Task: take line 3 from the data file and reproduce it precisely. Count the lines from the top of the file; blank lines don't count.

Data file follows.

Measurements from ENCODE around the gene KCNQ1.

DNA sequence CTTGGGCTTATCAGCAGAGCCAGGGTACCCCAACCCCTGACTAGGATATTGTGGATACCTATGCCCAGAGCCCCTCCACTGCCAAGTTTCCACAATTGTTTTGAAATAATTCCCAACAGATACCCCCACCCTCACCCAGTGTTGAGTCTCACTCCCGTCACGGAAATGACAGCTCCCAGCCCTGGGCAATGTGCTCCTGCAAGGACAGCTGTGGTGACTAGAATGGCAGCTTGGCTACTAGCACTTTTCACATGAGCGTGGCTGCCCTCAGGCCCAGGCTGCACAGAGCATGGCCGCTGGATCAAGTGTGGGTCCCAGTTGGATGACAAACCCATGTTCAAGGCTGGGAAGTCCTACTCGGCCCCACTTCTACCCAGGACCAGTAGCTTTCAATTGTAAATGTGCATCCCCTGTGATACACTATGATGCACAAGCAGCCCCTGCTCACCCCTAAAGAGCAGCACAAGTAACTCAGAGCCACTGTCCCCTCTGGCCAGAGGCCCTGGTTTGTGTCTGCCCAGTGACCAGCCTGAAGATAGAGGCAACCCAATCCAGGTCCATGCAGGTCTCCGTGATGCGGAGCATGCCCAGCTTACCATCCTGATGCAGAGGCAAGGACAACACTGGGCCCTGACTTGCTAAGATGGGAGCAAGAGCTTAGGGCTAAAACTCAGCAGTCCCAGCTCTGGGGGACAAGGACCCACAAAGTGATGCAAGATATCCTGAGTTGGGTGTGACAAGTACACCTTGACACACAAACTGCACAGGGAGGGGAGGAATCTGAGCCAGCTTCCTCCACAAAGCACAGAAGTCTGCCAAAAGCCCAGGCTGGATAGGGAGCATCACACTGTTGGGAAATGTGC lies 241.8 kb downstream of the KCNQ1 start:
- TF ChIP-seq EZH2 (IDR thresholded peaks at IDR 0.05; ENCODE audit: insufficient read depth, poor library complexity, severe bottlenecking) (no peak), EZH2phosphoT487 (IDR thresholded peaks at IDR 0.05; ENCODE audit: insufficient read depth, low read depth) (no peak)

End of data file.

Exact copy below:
- TF ChIP-seq EZH2 (IDR thresholded peaks at IDR 0.05; ENCODE audit: insufficient read depth, poor library complexity, severe bottlenecking) (no peak), EZH2phosphoT487 (IDR thresholded peaks at IDR 0.05; ENCODE audit: insufficient read depth, low read depth) (no peak)